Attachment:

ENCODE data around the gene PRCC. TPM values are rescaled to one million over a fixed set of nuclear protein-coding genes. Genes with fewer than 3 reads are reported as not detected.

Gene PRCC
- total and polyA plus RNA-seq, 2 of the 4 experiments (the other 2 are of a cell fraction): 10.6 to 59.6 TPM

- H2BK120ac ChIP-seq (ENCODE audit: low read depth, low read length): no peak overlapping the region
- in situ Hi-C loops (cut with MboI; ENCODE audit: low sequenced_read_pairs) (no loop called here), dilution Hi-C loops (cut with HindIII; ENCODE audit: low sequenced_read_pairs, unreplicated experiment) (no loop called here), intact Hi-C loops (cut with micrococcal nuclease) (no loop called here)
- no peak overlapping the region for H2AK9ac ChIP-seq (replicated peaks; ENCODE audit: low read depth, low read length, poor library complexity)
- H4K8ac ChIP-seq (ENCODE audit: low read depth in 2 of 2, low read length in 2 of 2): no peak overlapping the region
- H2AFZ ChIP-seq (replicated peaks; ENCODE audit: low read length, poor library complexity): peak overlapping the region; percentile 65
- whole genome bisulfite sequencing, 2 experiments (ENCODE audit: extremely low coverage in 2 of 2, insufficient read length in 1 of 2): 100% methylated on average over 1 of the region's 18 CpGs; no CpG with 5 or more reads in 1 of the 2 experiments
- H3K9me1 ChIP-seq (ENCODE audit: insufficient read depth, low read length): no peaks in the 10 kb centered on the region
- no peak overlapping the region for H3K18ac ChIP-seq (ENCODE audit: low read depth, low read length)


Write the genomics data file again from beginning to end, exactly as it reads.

ENCODE data around the gene PRCC. TPM values are rescaled to one million over a fixed set of nuclear protein-coding genes. Genes with fewer than 3 reads are reported as not detected.

Gene PRCC
- total and polyA plus RNA-seq, 2 of the 4 experiments (the other 2 are of a cell fraction): 10.6 to 59.6 TPM

- H2BK120ac ChIP-seq (ENCODE audit: low read depth, low read length): no peak overlapping the region
- in situ Hi-C loops (cut with MboI; ENCODE audit: low sequenced_read_pairs) (no loop called here), dilution Hi-C loops (cut with HindIII; ENCODE audit: low sequenced_read_pairs, unreplicated experiment) (no loop called here), intact Hi-C loops (cut with micrococcal nuclease) (no loop called here)
- no peak overlapping the region for H2AK9ac ChIP-seq (replicated peaks; ENCODE audit: low read depth, low read length, poor library complexity)
- H4K8ac ChIP-seq (ENCODE audit: low read depth in 2 of 2, low read length in 2 of 2): no peak overlapping the region
- H2AFZ ChIP-seq (replicated peaks; ENCODE audit: low read length, poor library complexity): peak overlapping the region; percentile 65
- whole genome bisulfite sequencing, 2 experiments (ENCODE audit: extremely low coverage in 2 of 2, insufficient read length in 1 of 2): 100% methylated on average over 1 of the region's 18 CpGs; no CpG with 5 or more reads in 1 of the 2 experiments
- H3K9me1 ChIP-seq (ENCODE audit: insufficient read depth, low read length): no peaks in the 10 kb centered on the region
- no peak overlapping the region for H3K18ac ChIP-seq (ENCODE audit: low read depth, low read length)